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Questions tagged [horatius]

For questions about Quintus Horatius Flaccus or Horace (65–27 BC) and his work.

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4
votes
1answer
41 views

Understanding a sacrifice in Horace's carmen 1.5

In Carmina 1, poem 5, Horace writes about an untrustworthy and seducing lady. He ends the poem in: (...) Me tabula sacer votiva paries indicat uvida suspendisse potenti vestimenta maris deo. ...
10
votes
3answers
1k views

Origin of “seize the day” as a translation of Horace's carpe diem

Even many people who have never studied Latin know the phrase carpe diem (from Horace's Odes 1.11), and can tell you that it means "seize the day". But "seize" is not a very close translation of ...
5
votes
1answer
305 views

On the word order of “Sapere aude”

In putting together his dictum, Horace, as a native speaker of Latin, perhaps instinctively chose to put first the word "sapere," and then the word "aude," even if, strictly grammatically speaking, "...
7
votes
1answer
319 views

“Desinat in piscem” in Horace's Ars Poetica: morphology or looks or what exactly?

This is about the core meaning of desinat in piscem as in: Humano capiti ceruicem pictor equinam iungere si uelit et uarias inducere plumas undique collatis membris, ut turpiter atrum desinat ...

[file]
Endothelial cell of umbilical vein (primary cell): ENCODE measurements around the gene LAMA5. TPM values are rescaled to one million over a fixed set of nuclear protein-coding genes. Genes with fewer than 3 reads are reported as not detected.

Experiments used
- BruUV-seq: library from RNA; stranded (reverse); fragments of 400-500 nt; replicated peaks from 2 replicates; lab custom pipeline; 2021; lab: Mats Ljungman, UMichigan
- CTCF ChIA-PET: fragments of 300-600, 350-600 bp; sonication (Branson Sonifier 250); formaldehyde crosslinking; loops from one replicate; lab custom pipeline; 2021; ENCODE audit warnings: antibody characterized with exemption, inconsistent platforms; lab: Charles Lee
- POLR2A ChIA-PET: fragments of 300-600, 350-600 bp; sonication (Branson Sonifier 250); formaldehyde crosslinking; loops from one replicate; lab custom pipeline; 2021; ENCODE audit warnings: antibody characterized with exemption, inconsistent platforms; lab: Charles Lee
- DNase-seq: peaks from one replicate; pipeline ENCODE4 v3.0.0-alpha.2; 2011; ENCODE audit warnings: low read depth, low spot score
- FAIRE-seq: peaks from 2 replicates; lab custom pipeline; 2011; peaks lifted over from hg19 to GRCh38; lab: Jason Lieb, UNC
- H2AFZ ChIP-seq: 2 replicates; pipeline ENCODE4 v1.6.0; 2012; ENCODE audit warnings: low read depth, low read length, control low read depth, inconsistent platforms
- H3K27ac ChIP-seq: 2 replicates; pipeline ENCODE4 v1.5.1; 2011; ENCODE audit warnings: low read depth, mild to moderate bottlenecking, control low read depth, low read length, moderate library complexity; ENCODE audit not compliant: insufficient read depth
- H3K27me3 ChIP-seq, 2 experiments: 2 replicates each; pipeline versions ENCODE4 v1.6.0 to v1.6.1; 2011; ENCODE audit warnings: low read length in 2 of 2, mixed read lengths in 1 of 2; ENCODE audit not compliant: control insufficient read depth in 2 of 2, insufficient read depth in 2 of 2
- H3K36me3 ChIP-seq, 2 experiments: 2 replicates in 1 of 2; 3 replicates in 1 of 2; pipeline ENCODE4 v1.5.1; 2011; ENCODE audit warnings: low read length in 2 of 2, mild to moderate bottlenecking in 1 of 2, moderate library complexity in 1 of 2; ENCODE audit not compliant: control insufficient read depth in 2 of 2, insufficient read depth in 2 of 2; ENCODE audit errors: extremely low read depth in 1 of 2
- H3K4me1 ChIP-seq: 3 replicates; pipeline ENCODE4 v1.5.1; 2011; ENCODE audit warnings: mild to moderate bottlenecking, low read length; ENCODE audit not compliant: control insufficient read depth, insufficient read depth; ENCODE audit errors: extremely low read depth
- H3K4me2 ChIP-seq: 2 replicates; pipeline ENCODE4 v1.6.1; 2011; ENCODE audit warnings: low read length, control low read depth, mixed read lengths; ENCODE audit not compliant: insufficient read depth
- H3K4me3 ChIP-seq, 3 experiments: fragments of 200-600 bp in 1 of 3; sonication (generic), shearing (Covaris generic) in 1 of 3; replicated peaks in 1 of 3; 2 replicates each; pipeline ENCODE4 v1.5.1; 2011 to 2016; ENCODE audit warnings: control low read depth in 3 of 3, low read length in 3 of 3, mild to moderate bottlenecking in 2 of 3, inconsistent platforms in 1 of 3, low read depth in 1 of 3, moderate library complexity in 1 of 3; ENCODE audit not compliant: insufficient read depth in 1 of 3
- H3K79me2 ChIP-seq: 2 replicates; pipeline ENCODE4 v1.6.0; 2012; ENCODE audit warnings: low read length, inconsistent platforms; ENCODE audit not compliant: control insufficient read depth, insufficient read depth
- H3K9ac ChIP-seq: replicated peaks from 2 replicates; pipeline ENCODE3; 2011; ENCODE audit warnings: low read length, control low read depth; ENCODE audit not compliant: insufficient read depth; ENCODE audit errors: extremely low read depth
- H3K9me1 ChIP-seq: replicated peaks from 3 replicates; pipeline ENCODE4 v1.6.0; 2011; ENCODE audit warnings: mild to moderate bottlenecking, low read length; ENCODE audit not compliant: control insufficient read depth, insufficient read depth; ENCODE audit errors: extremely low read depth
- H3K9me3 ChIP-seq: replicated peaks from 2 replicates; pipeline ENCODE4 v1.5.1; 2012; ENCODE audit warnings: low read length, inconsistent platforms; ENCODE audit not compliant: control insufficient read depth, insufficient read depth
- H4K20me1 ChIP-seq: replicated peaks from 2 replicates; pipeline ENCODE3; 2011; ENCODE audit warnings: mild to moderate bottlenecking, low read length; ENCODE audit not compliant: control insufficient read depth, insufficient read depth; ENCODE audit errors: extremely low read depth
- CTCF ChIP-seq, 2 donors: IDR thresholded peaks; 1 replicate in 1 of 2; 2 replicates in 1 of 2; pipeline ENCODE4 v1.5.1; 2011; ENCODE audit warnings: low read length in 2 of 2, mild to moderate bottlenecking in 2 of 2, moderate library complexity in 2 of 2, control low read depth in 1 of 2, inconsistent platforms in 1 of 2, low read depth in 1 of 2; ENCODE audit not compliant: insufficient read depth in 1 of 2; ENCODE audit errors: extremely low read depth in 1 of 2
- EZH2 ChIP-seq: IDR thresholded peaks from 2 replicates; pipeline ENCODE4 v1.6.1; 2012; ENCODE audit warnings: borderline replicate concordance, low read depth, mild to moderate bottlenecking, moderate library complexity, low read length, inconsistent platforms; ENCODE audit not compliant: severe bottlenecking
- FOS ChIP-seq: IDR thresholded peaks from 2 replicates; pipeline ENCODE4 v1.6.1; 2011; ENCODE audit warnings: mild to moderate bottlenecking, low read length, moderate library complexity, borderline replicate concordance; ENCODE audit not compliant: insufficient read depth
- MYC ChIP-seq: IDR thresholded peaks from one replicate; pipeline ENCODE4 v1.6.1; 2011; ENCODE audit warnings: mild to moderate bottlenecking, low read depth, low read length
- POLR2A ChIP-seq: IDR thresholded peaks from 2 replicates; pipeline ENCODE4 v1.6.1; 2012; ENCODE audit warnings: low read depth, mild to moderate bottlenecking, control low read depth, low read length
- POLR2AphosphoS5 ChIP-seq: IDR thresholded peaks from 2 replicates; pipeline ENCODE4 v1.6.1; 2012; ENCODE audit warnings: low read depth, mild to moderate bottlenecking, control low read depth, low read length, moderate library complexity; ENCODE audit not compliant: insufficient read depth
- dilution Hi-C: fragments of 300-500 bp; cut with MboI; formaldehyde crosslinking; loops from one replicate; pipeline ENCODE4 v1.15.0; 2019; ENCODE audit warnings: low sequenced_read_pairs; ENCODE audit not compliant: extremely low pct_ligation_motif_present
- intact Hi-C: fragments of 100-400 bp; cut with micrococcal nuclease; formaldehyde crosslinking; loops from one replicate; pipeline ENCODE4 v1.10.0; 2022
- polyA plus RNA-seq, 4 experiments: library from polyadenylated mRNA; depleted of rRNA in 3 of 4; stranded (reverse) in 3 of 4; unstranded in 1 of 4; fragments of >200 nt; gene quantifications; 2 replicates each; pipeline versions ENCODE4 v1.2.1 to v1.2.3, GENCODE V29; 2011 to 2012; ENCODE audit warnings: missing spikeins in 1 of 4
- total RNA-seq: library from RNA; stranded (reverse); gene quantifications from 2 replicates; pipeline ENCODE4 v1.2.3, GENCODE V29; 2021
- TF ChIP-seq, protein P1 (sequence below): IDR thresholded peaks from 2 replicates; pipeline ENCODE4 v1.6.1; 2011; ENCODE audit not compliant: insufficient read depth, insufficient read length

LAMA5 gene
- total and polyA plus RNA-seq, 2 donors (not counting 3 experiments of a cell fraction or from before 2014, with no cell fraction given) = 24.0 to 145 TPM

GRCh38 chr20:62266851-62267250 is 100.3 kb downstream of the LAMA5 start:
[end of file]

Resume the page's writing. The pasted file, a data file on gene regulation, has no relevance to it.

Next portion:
5
votes
0answers
119 views

“Purissimum penem” in Suetonius's Life of Horace

Suetonius, in his Vita Horati, reports that the emperor Augustus jokingly referred to Horace as a purissimus penis: Praeterea saepe eum inter alios iocos purissimum penem et homuncionem ...
6
votes
1answer
119 views

Who are Maecenas' atavi?

The first verse of the first ode in the first book of odes by Horatius is Maecenas atavis edite regibus You Maecenas, who descend from great-great-great-grandfathers that were kings Who are ...
12
votes
2answers
199 views

Why would avoiding olive oil be a negative thing?

In Horace's Odes 1.8, Horace criticizes his ex's new boyfriend by saying, among other things, that: ...olivum sanguine viperino cautius vitat... which, roughly, means He avoids olive oil more ...
14
votes
2answers
397 views

What does “quibus intemptata nites” (Odes 1.5.10–11) mean?

I'm currently reading Horace's Odes 1.5, and on lines 10–11 there's an odd construction: ...Miseri, quibus intemptata nites... Now, as far as I can tell, this literally means "Wretched people, ...